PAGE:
NCS basketball: Vikings set sights on section title


Montgomery senior Noah Orlik, center, rallies his teammates before an NCS playoff game against Redwood on Feb. 28, 2014. (Photo by Alvin Jornada, The Press Democrat)

Montgomery senior Noah Orlik, center, rallies his teammates before an NCS playoff game against Redwood on Feb. 28, 2014. (Photo by Alvin Jornada, The Press Democrat)

Six local teams are left standing as we head to the semifinal round of the North Coast Section basketball playoffs. One of them, the Archbishop Hanna boys, plays in Division 6, which means the NCS final would be the end of Hanna’s season, win or lose.

The other five teams — the Montgomery boys, and the girls of Santa Rosa, Ukiah, Analy and St. Vincent — have already clinched berths in the subsequent CIF NorCal playoffs. That should take a weight off their shoulders as they prepare for tonight’s games — a very small weight, in some cases.

At Montgomery, nothing short of a section title will be considered a success.

“We’re in NorCals, that’s great,” senior guard Rylan Kobre said before practice in the Monty gym Monday. “But these banners up there, I look at them every day when I stretch. You want to be on one of those banners, have your name on one of those. I think it’s a pretty special thing.”

The Vikings won NCS titles in 1977, 1998, 2003, 2006 and 2011.


Division 2 boys semifinal

At Montgomery High School

No. 1 Montgomery (22-5) vs. No. 4 Concord (21-7)

Time: 7 p.m.

The next step for this year’s team, the top seed in Division 2, is a home game against No. 4 Concord. Should the Vikings win, they would play for the division title Friday or Saturday against the winner of the Newark Memorial-Washington semifinal.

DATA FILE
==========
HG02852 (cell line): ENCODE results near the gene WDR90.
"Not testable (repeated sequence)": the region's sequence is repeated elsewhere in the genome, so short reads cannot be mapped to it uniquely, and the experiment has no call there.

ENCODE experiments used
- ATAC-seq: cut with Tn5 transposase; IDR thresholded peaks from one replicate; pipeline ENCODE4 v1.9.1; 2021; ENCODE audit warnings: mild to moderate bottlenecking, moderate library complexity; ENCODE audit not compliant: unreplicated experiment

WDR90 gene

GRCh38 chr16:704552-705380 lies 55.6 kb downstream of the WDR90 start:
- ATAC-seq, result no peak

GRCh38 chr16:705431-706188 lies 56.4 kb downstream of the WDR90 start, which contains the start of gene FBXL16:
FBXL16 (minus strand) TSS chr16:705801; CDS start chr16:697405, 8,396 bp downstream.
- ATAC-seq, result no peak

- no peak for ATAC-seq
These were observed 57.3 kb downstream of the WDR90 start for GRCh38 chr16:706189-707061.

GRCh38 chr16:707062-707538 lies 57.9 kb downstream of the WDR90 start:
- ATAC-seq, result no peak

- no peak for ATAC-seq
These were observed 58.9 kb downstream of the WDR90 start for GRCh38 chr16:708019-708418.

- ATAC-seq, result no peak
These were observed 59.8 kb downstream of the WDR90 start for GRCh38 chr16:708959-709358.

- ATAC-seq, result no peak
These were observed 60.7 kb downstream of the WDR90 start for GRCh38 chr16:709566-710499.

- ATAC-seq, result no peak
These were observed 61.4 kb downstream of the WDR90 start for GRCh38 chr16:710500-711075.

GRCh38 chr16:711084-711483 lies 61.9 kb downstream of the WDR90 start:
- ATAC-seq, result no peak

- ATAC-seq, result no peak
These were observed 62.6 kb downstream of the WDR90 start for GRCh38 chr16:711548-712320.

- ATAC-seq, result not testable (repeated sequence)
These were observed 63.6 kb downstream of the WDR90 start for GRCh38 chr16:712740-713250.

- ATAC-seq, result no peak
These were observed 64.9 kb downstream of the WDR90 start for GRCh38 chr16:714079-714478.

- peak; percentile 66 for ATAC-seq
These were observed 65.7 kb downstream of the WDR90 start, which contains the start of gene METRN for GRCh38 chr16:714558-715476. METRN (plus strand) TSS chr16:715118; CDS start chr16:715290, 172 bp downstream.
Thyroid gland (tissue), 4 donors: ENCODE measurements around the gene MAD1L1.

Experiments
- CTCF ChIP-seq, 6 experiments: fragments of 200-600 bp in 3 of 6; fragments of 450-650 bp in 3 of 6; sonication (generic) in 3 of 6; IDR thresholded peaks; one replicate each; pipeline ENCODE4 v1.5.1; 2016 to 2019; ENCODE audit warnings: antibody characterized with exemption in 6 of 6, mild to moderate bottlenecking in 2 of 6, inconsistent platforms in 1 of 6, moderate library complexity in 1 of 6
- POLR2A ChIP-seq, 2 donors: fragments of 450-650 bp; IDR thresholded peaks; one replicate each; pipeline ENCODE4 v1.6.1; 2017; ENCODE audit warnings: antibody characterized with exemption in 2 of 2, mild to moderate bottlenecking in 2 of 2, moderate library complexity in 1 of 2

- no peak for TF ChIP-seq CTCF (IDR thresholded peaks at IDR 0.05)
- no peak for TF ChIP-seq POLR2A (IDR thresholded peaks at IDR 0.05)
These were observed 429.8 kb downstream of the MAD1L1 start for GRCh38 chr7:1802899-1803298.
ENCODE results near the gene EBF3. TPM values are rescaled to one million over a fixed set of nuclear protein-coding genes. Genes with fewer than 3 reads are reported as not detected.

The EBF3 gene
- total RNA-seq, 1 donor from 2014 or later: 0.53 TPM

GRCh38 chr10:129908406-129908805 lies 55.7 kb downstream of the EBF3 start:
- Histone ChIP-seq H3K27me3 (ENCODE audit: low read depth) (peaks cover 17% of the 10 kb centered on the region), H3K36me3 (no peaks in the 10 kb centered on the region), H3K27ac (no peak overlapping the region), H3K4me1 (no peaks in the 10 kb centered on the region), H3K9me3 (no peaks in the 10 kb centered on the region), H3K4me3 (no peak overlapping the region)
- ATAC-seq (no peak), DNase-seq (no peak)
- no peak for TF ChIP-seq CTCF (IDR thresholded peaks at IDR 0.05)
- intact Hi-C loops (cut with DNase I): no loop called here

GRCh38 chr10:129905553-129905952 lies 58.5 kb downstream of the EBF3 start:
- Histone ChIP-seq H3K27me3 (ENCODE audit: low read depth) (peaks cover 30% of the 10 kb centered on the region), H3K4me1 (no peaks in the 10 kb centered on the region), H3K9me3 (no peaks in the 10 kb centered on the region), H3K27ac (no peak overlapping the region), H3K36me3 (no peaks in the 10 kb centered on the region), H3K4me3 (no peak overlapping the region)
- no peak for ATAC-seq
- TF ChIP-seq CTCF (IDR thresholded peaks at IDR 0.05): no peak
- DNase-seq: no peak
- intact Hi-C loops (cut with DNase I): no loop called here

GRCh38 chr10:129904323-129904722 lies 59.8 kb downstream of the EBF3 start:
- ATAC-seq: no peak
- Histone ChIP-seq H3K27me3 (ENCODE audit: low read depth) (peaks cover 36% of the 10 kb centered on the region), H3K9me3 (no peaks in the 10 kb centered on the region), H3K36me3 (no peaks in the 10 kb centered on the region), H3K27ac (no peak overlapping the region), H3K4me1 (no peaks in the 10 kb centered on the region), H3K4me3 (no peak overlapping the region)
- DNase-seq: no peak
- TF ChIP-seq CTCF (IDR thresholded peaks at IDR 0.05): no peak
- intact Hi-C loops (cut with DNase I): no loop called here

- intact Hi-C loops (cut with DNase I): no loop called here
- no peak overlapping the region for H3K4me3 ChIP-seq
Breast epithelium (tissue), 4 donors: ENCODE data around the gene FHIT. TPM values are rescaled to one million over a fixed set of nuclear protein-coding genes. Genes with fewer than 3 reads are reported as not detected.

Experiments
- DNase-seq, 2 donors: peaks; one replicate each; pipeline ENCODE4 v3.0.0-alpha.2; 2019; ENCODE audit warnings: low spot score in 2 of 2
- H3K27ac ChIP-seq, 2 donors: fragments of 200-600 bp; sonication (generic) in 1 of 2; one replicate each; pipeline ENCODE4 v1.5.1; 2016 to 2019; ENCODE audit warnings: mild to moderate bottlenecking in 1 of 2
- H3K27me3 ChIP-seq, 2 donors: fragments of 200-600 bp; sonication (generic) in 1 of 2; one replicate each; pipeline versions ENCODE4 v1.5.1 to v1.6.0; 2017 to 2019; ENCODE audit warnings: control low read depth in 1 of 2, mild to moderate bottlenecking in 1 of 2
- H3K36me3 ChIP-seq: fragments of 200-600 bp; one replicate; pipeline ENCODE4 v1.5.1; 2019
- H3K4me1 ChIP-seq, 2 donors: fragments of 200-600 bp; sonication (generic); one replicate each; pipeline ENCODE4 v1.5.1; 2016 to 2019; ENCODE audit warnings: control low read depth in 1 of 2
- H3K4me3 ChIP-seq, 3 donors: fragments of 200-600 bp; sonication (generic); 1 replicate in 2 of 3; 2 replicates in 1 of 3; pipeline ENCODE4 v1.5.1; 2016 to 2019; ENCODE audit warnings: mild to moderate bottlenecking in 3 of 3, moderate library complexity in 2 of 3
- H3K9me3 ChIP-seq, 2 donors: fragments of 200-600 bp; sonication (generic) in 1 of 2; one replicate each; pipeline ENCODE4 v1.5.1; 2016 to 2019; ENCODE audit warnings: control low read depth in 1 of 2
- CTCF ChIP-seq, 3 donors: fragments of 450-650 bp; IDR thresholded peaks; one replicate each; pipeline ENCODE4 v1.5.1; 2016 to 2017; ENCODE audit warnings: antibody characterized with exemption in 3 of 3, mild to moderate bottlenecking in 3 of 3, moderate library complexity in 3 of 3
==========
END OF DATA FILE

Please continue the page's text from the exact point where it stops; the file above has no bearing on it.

This moment has been a long time coming for the Montgomery boys, some of whom have been playing basketball together practically their entire lives. Four of the five current starters — Kobre, Alec Raven, Kiel Long and Sam Averbuck — played together as far back as third grade, along with backup Mason Tinkham.

Kobre, Raven, Long and Averbuck all played varsity at Montgomery as sophomores two years ago, too, forming the core of a young team that surprised almost everyone by going 12-2 in the North Bay League. The next year the Vikings added Noah Orlik, who transferred in from Acalanes High in Lafayette. That was a key addition, because it allowed Kobre to move from point guard to his true position, shooting guard.

By the start of this season, Monty was being hailed as one of the best teams in the section in any division, and a candidate for the state title game.

Coach Tom Fitchie challenged his players by building an extremely difficult preseason schedule that included appearances in the Roy Ghiggeri Invitational at Oakley and the National Prep Classic at Santa Maria. And the challenge got a lot stiffer 11 games into the season when starting center Dakota Row, the tallest kid on the team at 6-foot-8, tore up his knee and was lost for the year.

The Vikings weathered all of it to go a solid 8-4 in the preseason and win their first six games against the NBL. Then came the stunner. Playing at home Jan. 27, Montgomery lost by 10 points to Casa Grande, a team that finished the year 7-7 in league play.